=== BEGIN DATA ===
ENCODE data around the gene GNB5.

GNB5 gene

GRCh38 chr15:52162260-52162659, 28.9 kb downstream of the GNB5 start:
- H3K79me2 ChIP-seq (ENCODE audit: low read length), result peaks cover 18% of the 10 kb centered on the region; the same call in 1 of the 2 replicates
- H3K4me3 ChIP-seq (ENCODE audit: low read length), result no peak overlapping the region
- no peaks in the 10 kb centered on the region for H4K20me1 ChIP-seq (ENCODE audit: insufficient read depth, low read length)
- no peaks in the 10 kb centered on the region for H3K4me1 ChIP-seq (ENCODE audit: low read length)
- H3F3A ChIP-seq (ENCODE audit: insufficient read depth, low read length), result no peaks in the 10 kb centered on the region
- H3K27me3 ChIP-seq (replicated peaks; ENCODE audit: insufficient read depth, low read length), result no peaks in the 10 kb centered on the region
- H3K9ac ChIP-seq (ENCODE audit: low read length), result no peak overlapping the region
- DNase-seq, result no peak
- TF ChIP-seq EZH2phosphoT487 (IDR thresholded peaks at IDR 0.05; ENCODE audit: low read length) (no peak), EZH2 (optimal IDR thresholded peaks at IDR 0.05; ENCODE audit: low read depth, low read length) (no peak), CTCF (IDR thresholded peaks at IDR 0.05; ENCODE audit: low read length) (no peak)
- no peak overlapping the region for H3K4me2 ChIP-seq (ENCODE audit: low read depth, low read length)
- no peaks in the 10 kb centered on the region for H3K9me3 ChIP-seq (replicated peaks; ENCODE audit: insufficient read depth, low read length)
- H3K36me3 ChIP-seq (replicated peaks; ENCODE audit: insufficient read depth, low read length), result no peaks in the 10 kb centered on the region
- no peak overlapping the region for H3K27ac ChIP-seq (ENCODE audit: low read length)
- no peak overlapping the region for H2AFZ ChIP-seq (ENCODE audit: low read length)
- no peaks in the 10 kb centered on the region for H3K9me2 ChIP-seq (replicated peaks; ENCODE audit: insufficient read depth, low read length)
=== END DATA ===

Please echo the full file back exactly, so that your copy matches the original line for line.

ENCODE data around the gene GNB5.

GNB5 gene

GRCh38 chr15:52162260-52162659, 28.9 kb downstream of the GNB5 start:
- H3K79me2 ChIP-seq (ENCODE audit: low read length), result peaks cover 18% of the 10 kb centered on the region; the same call in 1 of the 2 replicates
- H3K4me3 ChIP-seq (ENCODE audit: low read length), result no peak overlapping the region
- no peaks in the 10 kb centered on the region for H4K20me1 ChIP-seq (ENCODE audit: insufficient read depth, low read length)
- no peaks in the 10 kb centered on the region for H3K4me1 ChIP-seq (ENCODE audit: low read length)
- H3F3A ChIP-seq (ENCODE audit: insufficient read depth, low read length), result no peaks in the 10 kb centered on the region
- H3K27me3 ChIP-seq (replicated peaks; ENCODE audit: insufficient read depth, low read length), result no peaks in the 10 kb centered on the region
- H3K9ac ChIP-seq (ENCODE audit: low read length), result no peak overlapping the region
- DNase-seq, result no peak
- TF ChIP-seq EZH2phosphoT487 (IDR thresholded peaks at IDR 0.05; ENCODE audit: low read length) (no peak), EZH2 (optimal IDR thresholded peaks at IDR 0.05; ENCODE audit: low read depth, low read length) (no peak), CTCF (IDR thresholded peaks at IDR 0.05; ENCODE audit: low read length) (no peak)
- no peak overlapping the region for H3K4me2 ChIP-seq (ENCODE audit: low read depth, low read length)
- no peaks in the 10 kb centered on the region for H3K9me3 ChIP-seq (replicated peaks; ENCODE audit: insufficient read depth, low read length)
- H3K36me3 ChIP-seq (replicated peaks; ENCODE audit: insufficient read depth, low read length), result no peaks in the 10 kb centered on the region
- no peak overlapping the region for H3K27ac ChIP-seq (ENCODE audit: low read length)
- no peak overlapping the region for H2AFZ ChIP-seq (ENCODE audit: low read length)
- no peaks in the 10 kb centered on the region for H3K9me2 ChIP-seq (replicated peaks; ENCODE audit: insufficient read depth, low read length)